Stretching 2,400 miles from Mexico to Canada, the Pacific Crest Trail takes hikers from hot, barren deserts to majestic mountain passes mired in snow. This obstacle course of downed trees, rushing creeks, steep switchbacks and rocky paths presents living dangers as well, such as grizzly bears. But the fiercest, most terrible creatures Steve ’01 and Jane Bolhorst ’00 Fainer met during five and a half months on the trail were undoubtedly the mosquitoes.
What led Steve and Jane to step away from work and into an adventure? “It’s all my fault,” Steve says. “After reading ‘A Walk in the Woods’ by Bill Bryson, I wanted to hike a long-distance trail.” Unlike Steve, who’s an experienced backpacker, Jane had done little hiking, but she elected to join him.
The couple made a 60-mile trek in 2007 to test equipment, food and their resolve. “At first we thought we were in over our heads, but then we decided we wanted to do it,” Jane says. They began planning for an April 2008 start at the border of Mexico and California. After seven years as a youth pastor at Presbyterian Church of Los Gatos, Steve asked for a sabbatical. The public relations firm where Jane has worked since she graduated graciously gave her a leave of absence. The Fainers traveled south to help the youth group build houses in Mexico and began their hike April 13.
Steve and Jane became part of the community of thru-hikers, carrying lightweight packs and spending no more than 10 days on the trail at a time. They trudged up to 25 miles before camping and took frequent breaks in towns intersecting the route to clean up with a hot shower, sleep in a comfortable bed and eat all the food they’d been craving.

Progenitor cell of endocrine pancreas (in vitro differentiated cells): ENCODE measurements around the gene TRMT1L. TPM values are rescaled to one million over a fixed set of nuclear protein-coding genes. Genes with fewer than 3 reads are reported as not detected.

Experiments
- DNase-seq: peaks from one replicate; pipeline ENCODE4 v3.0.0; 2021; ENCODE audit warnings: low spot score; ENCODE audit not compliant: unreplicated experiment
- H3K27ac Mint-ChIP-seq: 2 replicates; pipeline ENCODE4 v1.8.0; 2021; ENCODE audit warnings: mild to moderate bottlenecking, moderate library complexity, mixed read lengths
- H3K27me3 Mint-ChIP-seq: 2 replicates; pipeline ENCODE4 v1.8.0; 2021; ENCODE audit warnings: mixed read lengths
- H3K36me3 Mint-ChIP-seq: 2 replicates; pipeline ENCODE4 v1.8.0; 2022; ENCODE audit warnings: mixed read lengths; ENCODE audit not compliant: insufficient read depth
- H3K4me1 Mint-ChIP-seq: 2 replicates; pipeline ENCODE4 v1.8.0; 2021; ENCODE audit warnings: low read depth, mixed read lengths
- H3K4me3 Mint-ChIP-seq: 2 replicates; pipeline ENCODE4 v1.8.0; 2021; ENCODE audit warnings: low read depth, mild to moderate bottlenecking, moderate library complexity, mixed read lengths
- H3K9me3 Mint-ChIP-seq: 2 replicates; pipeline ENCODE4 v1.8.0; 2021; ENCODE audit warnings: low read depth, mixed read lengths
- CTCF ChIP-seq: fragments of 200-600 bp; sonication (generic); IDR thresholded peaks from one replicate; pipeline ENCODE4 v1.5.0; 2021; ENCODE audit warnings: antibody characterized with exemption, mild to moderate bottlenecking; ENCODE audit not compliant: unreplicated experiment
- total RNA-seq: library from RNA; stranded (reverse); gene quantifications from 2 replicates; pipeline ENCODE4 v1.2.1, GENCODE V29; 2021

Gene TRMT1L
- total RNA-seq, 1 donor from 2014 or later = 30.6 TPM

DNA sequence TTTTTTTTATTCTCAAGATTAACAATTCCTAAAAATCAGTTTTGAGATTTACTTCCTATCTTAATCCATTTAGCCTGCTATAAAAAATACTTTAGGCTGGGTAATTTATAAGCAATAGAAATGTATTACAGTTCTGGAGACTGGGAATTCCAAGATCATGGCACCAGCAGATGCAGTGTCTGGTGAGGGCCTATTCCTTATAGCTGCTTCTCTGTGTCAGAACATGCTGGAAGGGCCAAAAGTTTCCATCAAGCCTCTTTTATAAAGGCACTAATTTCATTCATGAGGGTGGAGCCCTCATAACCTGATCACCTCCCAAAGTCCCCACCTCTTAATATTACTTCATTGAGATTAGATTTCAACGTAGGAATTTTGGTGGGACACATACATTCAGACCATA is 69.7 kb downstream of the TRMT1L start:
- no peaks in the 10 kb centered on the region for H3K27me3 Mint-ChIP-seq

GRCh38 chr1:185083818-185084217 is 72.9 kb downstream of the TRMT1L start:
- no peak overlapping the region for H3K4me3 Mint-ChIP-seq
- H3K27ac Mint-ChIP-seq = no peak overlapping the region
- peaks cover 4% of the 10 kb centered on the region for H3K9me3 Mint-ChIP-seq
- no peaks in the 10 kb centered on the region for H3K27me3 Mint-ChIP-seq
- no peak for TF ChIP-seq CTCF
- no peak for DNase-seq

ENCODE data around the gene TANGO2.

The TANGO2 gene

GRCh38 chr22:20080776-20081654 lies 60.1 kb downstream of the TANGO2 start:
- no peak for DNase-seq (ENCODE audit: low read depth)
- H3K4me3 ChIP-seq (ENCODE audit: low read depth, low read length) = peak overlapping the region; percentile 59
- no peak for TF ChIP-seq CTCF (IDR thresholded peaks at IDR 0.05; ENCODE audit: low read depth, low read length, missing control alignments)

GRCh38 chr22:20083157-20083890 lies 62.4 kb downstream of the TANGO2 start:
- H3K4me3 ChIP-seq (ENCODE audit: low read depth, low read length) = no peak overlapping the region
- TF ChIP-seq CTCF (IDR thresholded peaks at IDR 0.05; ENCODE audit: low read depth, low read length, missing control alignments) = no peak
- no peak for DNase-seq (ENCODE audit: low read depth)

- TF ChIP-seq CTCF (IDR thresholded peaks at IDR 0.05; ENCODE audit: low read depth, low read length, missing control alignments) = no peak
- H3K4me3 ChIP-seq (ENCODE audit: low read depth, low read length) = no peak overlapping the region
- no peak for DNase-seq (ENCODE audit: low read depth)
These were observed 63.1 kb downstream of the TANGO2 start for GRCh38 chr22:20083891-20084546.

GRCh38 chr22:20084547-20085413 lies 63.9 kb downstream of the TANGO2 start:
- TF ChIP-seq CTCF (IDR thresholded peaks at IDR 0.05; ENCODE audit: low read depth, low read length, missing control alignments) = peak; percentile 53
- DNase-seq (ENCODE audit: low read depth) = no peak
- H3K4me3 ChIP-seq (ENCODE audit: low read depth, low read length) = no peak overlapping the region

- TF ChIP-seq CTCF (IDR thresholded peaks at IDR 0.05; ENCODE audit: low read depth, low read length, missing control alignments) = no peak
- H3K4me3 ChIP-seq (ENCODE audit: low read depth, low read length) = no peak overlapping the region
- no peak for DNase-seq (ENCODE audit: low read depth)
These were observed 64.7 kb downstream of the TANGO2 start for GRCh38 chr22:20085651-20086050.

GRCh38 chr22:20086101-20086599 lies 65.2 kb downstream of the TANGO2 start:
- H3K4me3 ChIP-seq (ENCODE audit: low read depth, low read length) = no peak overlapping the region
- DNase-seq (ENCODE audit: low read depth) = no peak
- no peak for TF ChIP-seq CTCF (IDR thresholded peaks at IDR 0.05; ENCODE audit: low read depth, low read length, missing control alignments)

In the first few weeks, both Steve and Jane — or Landshark and Caterpillar as they were known on the trail — developed impressive blisters. They rarely traveled alone, meeting thru-hikers with names like Tarzan, Zelda and So Far. “We had the best community in Washington, where we stayed with the same group for most of the state,” Jane says.
Their biggest adventures involved losing the trail, splashing through a river trying to find it or clinging to the side of steep, icy Mt. Baden-Powell as they warily descended. They finally sat down and slid through a narrow, frozen canyon to reach the road.
After 800 miles, they met the John Muir Trail, which travels through eight scenic Sierra passes. “It’s hard terrain,” Steve says. “I felt out of shape. Your faith in God grows stronger as you cross the snow on which you mustn’t slip lest you drop several hundred feet to your mother’s greatest fear.” Steve’s mom, who often took her children backpacking, joined them for three days near Mt. Whitney.
The loveliness of varied landscapes inspired them when they grew weary of walking. Even in the desert, where they hiked at night, “the sunset and moon rise coincided for some serious beauty.” One day they found themselves in the midst of a magical butterfly migration. They even enjoyed the fighter jets flying fiercely over federal land.
Mostly the hike was hard work. “I now have a profound understanding of people who do physical labor,” Steve says. “You don’t have the time or energy to think at the end of the day. I could only be thankful I was lying down. We humans need to be a lot more humble — we have no idea how small we are until we travel on foot. The world is a very big place.”